Do you know how much taking a shower or filling your bath costs?

How much does it cost to take a shower

Everyone is screaming about energy costs. Wouldn’t it help if we told people what everything costs and let them make their own choices? 

Heat maths isn’t very hard, it’s just a bit of addition, multiplication and most importantly getting the units right. We love a crazy unit when it comes to heatpumpery; it’s a thin veil we hide behind to look clever. Don’t worry, I’m not going to explain it all here. I’m a big fan of making the maths much more accessible to homeowners.

If you look at your gas or electricity bill or metre it reads in kWhrs or kWh (or kilo watt hours).

Very few people know how big or heavy a kWh is, but they do know how much they pay for them. My house is 100% electric so I pay 33p for every one of the little fellas I use. 

A kilo Watt hour is the amount of energy you use if you turn on a 1,000 Watt (a kilo Watt is 1,000 Watts) heater, or light or fridge or anything else electrical for one hour. If you turn on a 3 kW kettle for 1 hour you use 3 kW hrs of energy – that costs a quid in my house.

Here are a few useful rules of thumb for you to work out where your money is going.

How much does it cost to take a shower or bath in your house?

A 100 litre bath or a10 minute shower uses about 4 and 1/2 kWh of heat.

If you use electricity to heat that 100 litres of water (either in an electric shower or using an immersion heater) it will consume 4 1/2 units. In my case at 33p per unit that’s £1.50

If you have a gas boiler it uses a bit more than 4 1/2 units of gas, because your boiler is not 100% efficient, so we will round it to 5 units. Gas is 7.5p a unit so its £0.35 for the same shower.

A heat pump is a bit better, because we steal 2 free units of heat from the air in the garden for every unit of electricity we use from the mains. So to get our 4 1/2 units we squirt in 1.5 units at 33p a unit or 50p worth of electricity.

Your neighbour with the solar panel gets the electricity for nothing when it’s sunny –so their hot water is essentially free.

If you have a 300 litre hot water cylinder, it’s not difficult to work out that it will take 3 x 4 1/2 units or 13.5 kWh to heat it up once a day. That’s £4.50 if you use normal electricity, £1 if you use gas and £1.50 for a heat pump.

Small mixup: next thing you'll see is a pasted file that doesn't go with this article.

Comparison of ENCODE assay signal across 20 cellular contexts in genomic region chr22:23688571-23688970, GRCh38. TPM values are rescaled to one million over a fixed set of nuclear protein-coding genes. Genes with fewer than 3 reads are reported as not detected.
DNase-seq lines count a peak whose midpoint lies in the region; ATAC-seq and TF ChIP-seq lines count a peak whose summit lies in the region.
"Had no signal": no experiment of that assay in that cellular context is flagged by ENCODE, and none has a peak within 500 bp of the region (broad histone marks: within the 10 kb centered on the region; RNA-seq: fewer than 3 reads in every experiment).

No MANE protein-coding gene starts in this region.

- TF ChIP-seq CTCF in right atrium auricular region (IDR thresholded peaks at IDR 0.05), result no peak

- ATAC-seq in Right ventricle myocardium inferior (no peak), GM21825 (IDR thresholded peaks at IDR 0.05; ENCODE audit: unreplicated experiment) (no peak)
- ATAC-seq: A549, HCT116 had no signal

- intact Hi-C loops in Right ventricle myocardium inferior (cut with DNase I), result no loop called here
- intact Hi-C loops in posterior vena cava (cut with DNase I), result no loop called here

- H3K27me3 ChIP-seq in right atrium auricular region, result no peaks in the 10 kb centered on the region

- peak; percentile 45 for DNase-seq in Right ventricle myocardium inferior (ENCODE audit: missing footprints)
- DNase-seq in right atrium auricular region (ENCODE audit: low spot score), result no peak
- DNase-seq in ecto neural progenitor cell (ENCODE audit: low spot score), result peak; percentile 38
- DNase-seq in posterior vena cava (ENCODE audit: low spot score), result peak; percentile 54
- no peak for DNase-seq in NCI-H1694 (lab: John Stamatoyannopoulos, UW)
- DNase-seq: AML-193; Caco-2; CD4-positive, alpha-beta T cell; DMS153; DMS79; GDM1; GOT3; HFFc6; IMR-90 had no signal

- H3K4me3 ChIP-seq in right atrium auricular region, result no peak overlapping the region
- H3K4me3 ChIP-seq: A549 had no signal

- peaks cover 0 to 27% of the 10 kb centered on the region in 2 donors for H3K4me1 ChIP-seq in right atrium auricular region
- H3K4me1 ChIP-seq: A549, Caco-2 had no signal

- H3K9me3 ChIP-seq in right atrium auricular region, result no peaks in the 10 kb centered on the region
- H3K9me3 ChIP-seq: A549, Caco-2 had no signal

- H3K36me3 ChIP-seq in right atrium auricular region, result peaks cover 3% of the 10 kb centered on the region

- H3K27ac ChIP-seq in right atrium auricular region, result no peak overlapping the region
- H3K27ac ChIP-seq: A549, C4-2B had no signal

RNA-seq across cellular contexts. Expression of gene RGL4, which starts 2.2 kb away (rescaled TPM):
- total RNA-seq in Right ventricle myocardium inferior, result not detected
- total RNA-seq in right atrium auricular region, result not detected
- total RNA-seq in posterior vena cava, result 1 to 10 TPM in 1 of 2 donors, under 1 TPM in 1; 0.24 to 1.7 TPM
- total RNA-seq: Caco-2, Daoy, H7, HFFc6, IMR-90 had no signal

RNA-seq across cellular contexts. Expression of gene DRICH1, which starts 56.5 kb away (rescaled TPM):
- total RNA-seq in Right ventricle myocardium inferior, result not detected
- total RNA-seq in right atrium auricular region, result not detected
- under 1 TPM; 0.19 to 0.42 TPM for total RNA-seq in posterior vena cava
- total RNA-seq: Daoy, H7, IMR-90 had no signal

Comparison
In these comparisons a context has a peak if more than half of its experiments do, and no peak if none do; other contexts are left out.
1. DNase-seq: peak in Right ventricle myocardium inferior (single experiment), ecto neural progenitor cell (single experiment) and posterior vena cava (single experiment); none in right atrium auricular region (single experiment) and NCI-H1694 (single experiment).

Simple right?

So kids, get out of the shower sooner, don’t fill the bath so high and don’t leave the taps running. It feels like the 70s again. 

How much do electric appliances cost?

There are 9,000 hours a year if you plug anything electrical in and leave it on all year it uses 9 kWh for every Watt it draws. 

Your phone charger is typically 10 Watts, so it will use 90 kWh a year, that’s £30 a year.

And that hideous gas boiler you’ve got on the wall draws 90 Watts when it’s running and the damn thing would use 800 kWh of electricity a year if it was on 24/7 – that’s £267.

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17087 kWhs
2 years ago

Brilliant piece Graham. Simple, illustrative and to the point, with everything spelled out in black and white.

439 kWhs
1 year ago

Hi Graham

Good article, the only query – the 10 watts phone charger at £30.

My USB C Fast Charger only draws 10 watts when its charging a device, stand-by and plugged in the wall, mine uses less than half a watt as per EU Directives on stand-by draw. New TVs and many other appliances also have to comply with this Directive.

My phone is charged for 2 hours per day, 22 hours it is stand-by.

  • 20 watts for 2 hours by 365 days 14.6kwh – £2.82 per year
  • 0.3watts for 22 hours by 365 – 2.4kwh – £0.80 per year

My charger is 17kwh/annum and £3.62 per year to run.


Something that really was a shock, I have a Sainsburys 4 slice toaster and one day, I noticed it felt ‘warm’ in the corner. Assuming where there is heat, there is power consumption, got out my trusty power meter.

26watts stand-by!!!

227kwh per year without even cooking toast. £75 per year and apart from the saving grace of Solar and Batteries saved my pocket, it is an offensive amount of stand-by power (26 times more than the Plasma TV). I still have the toaster but it is now on a Timer Socket which switches itself off after 15 minutes.

I checked the whole house a few years but didn’t bother with the toaster, stupidly assuming that it only drew power when clicked down.

Just goes to show


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